England definitely on a bit of a charm offensive and they are sucking me in a bit I must admit. George ford talking about supporting ireland, graham don’t get me started on that Paul O’Connell man rowntree, Chris Robshaw being just about the most decent fella ever to play for England, am I missing anything?

    I’m expecting a higher scoring game than the past few encounters. England’s recent success over ireland has been predicated on that they have managed to stop ireland playing any rugby rather than anything exciting they’ve done themselves. A few things might change there. First Ireland have gotta get their signature quick ball and surely have went bananas on that this week in camp. If they get it – I think could be a happy day in attack. Second, England’s improved attacking game I’d argue has been based on quite superb fitness levels and has improved massively from twickenham last year. This game is a big step up in lung work from Italy/France for Ireland and I’d reckon they too will find a few holes.

    Despite the recent clashes this has the makings of an absolute belter of a game, could go either way, which will then be hyped as a potential World Cup semi re-run. Even if it is an arm wrestle, I’m not particularly with this putrid (love that word) rugby stuff. The beauty is in the contest, no?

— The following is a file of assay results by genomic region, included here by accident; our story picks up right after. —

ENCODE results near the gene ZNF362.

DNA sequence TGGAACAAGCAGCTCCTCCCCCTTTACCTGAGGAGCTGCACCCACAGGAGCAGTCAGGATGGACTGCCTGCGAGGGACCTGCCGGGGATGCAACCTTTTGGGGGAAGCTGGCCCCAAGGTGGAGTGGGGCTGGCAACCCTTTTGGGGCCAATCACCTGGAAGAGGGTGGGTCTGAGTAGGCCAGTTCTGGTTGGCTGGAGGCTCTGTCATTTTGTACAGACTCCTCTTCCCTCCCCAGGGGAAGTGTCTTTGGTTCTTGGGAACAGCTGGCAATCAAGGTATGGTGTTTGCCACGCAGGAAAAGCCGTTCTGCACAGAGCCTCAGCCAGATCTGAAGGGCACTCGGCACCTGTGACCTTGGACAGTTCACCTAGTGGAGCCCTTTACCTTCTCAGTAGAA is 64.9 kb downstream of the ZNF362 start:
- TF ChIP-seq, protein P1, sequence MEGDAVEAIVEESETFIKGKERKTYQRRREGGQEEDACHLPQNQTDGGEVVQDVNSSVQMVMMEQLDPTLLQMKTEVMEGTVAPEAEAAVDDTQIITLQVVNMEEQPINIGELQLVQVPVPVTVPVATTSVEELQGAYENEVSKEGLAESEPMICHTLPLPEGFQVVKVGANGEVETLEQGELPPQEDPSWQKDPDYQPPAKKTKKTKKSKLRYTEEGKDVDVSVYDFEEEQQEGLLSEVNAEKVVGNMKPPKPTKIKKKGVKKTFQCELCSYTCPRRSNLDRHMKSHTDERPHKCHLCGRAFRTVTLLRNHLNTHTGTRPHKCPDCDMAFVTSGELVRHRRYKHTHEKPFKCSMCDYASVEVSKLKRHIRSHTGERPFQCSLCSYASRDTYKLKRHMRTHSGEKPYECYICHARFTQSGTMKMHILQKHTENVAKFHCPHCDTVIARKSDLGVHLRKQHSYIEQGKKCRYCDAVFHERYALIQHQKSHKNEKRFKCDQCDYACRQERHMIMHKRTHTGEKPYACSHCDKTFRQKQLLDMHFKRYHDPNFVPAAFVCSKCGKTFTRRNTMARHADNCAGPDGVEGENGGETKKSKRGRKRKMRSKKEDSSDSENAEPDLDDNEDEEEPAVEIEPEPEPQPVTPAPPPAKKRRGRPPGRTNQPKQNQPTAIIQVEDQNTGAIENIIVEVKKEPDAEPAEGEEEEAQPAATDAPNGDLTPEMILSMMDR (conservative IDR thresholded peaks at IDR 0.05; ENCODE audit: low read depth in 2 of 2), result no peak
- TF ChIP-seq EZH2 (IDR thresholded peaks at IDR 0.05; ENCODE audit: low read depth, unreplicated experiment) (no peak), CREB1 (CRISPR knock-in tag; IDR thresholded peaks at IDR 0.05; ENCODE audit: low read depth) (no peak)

9. UnmixedMaster

     /  February 27, 2015

    LCD Soundsystem dropped in there nice.

  10. andrew097

     /  February 28, 2015

    The first thing you do against England is to scrum as eight, no back rowers with heads up looking for the next play. If they sniff a weakness there they will knock on just to have another go.
    Second thing you do is to chop their big runners down behind the gain line. Don’t bother trying to hold them up because you might get one or two but they will get one or two busts as well. Put them on the ground and attack the off load. Big forwards get a pain back peddling to protect their ball and eventually stop doing it.
    Easy the hard part is doing it for eighty mins.